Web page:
In this particular iteration, the Virgin and Child are placed directly in front of us, with everything else in the painting serving merely as a support. The Madonna wears simple but elegant clothing, with a red dress and blue coat over the top. Botticelli adds some details to her outfit, such as pleats and a chest belt, but generally keeps things modest and simple. She also has her hair covered with a transparent cloth which hangs down to her shoulders. The child is perched on her left leg, and looks slightly uncomfortable, with an expression suggesting he wants to move. The face is plump and it wears just a single item of clothing which is light purple in colour and covers most of the body. It is not as angelic in features as one might expect, and this is a look found in many of Botticelli's depictions of the Virgin and Child, which is also somewhat typical of that period.

Documentation from past centuries have helped uncovered the path of attribution that this painting has been through. At various points it was actually believed to have come from the hand of Verrocchio, or perhaps from within his circle. Filippo Lippi has also been mentioned. These names form some of the key members of the Early Renaissance, which perhaps underlines the technical qualities of this piece as much as anything else. In fact, all of these artists produced a large number of artworks on this theme, meaning similarities could be drawn with all of their careers by comparing this piece with others that they had contributed. That said, more recent historians have pretty much all chosen Botticelli as the most likely creator, and we today have many more avenues of research than would have been the case in previous centuries.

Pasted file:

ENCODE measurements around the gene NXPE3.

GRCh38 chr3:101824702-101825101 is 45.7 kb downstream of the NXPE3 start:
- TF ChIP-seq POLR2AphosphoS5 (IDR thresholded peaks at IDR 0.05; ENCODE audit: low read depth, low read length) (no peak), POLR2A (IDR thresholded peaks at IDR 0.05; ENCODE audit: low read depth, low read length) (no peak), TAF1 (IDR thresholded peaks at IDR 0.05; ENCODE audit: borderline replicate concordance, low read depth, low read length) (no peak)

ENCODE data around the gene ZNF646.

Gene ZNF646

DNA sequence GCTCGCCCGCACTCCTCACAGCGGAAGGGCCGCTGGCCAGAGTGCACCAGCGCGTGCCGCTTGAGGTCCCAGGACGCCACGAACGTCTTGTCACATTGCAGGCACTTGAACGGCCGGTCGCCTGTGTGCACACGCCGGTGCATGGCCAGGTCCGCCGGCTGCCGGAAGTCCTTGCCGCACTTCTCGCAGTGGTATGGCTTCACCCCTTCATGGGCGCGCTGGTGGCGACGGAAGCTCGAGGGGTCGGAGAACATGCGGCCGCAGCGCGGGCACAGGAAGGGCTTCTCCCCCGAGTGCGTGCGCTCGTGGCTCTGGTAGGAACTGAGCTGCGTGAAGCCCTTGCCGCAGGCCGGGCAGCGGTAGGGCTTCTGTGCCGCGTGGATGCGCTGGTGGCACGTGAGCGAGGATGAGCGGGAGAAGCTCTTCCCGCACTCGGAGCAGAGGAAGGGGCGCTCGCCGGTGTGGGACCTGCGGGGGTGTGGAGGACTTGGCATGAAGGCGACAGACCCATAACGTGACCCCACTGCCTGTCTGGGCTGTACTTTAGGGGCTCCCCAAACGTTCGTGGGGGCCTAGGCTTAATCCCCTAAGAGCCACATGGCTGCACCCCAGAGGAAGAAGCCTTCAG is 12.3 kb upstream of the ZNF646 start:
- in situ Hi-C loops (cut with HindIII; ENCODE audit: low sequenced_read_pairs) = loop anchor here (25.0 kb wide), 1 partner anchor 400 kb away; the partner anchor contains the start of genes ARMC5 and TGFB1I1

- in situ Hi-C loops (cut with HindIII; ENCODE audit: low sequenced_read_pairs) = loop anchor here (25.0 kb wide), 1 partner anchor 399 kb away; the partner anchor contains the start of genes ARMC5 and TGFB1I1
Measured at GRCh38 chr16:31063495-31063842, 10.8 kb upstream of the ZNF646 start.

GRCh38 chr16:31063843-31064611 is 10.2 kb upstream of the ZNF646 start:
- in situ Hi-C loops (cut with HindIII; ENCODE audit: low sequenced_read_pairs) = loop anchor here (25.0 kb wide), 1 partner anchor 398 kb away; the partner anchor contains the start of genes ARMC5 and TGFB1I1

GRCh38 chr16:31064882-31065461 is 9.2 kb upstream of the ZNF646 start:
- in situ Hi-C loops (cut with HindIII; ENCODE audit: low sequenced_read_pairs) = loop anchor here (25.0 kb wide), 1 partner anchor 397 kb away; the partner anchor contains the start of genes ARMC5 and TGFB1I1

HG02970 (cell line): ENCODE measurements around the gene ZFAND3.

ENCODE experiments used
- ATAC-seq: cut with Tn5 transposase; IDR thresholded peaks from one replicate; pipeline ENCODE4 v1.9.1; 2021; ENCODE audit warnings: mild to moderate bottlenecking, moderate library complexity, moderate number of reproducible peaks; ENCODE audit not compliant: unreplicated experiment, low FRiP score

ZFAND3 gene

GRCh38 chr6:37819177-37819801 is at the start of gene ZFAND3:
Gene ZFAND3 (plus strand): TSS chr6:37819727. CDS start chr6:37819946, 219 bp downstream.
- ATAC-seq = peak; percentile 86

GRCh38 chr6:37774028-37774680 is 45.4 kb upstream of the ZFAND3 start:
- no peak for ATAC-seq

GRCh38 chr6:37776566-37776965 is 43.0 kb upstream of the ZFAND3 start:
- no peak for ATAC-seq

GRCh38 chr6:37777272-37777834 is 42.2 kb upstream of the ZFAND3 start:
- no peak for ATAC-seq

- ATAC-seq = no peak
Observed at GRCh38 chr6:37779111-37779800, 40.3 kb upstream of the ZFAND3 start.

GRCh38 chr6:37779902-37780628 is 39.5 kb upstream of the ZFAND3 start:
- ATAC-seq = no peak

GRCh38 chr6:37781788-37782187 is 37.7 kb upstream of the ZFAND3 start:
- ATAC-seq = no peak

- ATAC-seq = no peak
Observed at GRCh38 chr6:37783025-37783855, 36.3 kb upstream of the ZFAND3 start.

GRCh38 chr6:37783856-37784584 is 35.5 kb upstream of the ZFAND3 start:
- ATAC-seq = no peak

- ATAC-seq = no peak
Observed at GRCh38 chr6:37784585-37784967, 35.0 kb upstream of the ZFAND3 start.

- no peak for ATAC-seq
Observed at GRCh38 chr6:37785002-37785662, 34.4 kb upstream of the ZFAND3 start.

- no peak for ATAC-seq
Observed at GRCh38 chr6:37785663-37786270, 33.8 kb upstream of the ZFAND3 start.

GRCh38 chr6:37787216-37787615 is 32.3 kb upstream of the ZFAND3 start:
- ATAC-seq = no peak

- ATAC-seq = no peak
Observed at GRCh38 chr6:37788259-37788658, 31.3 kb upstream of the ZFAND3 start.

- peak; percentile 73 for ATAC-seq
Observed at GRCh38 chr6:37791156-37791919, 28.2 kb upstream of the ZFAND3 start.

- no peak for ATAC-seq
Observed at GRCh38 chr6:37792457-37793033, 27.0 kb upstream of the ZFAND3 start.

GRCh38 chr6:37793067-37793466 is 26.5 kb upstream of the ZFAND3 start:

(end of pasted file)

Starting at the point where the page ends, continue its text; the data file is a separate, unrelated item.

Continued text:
This painting is believed to have been bequeathed to the Louvre in 1914, just at the start of WWI. It is dated by some as being from the 1460s, though the most reliable experts put it at 1470. There are a wealth of Madonna and Child paintings by Botticelli during both of these decades and so it is pretty hard today to be any more precise than that. The artwork has since been moved to one of the Louvre's provincial galleries in Lens where it sits alongside a number of other famous artworks. This gallery enables more people to see some of the institution's incredible collection, as well as providing further display space on top of their huge museum in central Paris. Some of the items to look out for here include Venus with Apple by Bertel Thorvaldsen, Saint Matthew by Rembrandt, as well as a large amount of items from ancient civilisations which can help to attract a different audience.